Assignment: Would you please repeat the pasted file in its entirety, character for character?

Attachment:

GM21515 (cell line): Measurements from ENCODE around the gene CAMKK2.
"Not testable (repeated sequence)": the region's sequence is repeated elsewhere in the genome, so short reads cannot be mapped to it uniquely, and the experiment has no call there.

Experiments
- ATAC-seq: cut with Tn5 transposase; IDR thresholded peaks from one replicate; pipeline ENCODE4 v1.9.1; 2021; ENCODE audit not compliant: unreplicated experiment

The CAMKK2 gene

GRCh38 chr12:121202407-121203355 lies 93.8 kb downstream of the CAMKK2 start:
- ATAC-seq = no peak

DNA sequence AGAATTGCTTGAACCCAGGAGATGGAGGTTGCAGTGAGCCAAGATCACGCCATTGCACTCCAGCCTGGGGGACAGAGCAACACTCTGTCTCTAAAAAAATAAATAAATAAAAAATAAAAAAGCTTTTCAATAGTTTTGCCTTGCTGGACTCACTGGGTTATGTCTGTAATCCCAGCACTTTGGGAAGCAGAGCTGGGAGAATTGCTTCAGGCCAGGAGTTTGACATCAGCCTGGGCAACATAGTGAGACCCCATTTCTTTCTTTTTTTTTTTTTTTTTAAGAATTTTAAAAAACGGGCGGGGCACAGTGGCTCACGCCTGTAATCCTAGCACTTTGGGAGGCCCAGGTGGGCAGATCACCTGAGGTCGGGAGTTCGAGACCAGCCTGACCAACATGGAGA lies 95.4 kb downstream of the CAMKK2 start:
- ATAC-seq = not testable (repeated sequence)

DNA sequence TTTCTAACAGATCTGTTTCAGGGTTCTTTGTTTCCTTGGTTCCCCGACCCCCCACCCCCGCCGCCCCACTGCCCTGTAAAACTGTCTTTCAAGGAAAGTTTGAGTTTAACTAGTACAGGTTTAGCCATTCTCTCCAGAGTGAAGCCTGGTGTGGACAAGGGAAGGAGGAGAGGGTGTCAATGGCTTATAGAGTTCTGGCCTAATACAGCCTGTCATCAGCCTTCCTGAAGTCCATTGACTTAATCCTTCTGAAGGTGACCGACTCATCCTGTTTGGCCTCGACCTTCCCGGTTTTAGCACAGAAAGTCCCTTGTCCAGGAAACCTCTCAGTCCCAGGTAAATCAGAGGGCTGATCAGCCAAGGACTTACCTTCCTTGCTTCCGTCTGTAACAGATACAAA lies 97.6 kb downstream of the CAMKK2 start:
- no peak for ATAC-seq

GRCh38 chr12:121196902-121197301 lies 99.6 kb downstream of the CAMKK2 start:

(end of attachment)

GM21515 (cell line): Measurements from ENCODE around the gene CAMKK2.
"Not testable (repeated sequence)": the region's sequence is repeated elsewhere in the genome, so short reads cannot be mapped to it uniquely, and the experiment has no call there.

Experiments
- ATAC-seq: cut with Tn5 transposase; IDR thresholded peaks from one replicate; pipeline ENCODE4 v1.9.1; 2021; ENCODE audit not compliant: unreplicated experiment

The CAMKK2 gene

GRCh38 chr12:121202407-121203355 lies 93.8 kb downstream of the CAMKK2 start:
- ATAC-seq = no peak

DNA sequence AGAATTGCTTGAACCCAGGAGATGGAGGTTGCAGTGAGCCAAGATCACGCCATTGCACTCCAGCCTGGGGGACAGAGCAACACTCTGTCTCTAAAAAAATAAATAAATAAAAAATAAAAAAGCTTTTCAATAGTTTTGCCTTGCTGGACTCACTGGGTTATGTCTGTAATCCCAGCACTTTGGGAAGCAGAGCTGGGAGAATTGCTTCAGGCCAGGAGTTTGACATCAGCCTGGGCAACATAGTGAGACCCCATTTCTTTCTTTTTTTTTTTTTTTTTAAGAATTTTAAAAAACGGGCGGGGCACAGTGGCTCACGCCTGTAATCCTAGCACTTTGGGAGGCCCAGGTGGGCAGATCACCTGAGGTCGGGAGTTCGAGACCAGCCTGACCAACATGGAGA lies 95.4 kb downstream of the CAMKK2 start:
- ATAC-seq = not testable (repeated sequence)

DNA sequence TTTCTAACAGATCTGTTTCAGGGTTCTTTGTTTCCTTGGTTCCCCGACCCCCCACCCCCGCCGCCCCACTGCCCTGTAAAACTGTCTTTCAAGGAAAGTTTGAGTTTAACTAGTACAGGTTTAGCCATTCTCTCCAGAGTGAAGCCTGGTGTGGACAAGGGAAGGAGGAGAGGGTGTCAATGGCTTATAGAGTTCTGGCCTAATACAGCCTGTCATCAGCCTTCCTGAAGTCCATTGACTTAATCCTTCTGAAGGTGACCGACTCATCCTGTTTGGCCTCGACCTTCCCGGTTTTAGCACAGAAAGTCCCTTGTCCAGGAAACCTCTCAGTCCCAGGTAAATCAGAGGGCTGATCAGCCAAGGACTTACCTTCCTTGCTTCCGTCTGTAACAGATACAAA lies 97.6 kb downstream of the CAMKK2 start:
- no peak for ATAC-seq

GRCh38 chr12:121196902-121197301 lies 99.6 kb downstream of the CAMKK2 start: